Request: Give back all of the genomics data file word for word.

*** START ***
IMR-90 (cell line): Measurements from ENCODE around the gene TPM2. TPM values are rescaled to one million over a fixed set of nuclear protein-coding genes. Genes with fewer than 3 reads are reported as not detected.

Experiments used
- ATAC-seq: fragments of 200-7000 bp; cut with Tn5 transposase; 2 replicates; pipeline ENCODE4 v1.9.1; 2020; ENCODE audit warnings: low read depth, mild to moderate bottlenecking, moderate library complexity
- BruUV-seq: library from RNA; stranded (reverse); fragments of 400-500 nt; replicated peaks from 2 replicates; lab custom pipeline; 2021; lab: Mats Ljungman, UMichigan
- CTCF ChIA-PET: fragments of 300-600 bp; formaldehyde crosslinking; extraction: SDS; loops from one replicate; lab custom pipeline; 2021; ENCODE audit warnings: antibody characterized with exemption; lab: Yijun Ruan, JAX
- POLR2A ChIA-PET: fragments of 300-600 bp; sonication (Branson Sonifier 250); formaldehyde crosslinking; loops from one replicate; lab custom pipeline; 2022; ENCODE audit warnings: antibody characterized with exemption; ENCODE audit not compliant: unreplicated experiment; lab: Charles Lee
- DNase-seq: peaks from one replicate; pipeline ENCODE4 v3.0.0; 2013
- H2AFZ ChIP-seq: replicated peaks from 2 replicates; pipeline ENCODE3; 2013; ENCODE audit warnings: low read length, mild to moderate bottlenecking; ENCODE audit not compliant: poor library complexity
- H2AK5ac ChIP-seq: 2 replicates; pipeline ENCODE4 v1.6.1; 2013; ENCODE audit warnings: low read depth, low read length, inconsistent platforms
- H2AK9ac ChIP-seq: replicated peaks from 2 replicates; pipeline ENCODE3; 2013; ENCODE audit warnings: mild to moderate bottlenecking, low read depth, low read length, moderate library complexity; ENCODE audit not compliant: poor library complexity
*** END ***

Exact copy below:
IMR-90 (cell line): Measurements from ENCODE around the gene TPM2. TPM values are rescaled to one million over a fixed set of nuclear protein-coding genes. Genes with fewer than 3 reads are reported as not detected.

Experiments used
- ATAC-seq: fragments of 200-7000 bp; cut with Tn5 transposase; 2 replicates; pipeline ENCODE4 v1.9.1; 2020; ENCODE audit warnings: low read depth, mild to moderate bottlenecking, moderate library complexity
- BruUV-seq: library from RNA; stranded (reverse); fragments of 400-500 nt; replicated peaks from 2 replicates; lab custom pipeline; 2021; lab: Mats Ljungman, UMichigan
- CTCF ChIA-PET: fragments of 300-600 bp; formaldehyde crosslinking; extraction: SDS; loops from one replicate; lab custom pipeline; 2021; ENCODE audit warnings: antibody characterized with exemption; lab: Yijun Ruan, JAX
- POLR2A ChIA-PET: fragments of 300-600 bp; sonication (Branson Sonifier 250); formaldehyde crosslinking; loops from one replicate; lab custom pipeline; 2022; ENCODE audit warnings: antibody characterized with exemption; ENCODE audit not compliant: unreplicated experiment; lab: Charles Lee
- DNase-seq: peaks from one replicate; pipeline ENCODE4 v3.0.0; 2013
- H2AFZ ChIP-seq: replicated peaks from 2 replicates; pipeline ENCODE3; 2013; ENCODE audit warnings: low read length, mild to moderate bottlenecking; ENCODE audit not compliant: poor library complexity
- H2AK5ac ChIP-seq: 2 replicates; pipeline ENCODE4 v1.6.1; 2013; ENCODE audit warnings: low read depth, low read length, inconsistent platforms
- H2AK9ac ChIP-seq: replicated peaks from 2 replicates; pipeline ENCODE3; 2013; ENCODE audit warnings: mild to moderate bottlenecking, low read depth, low read length, moderate library complexity; ENCODE audit not compliant: poor library complexity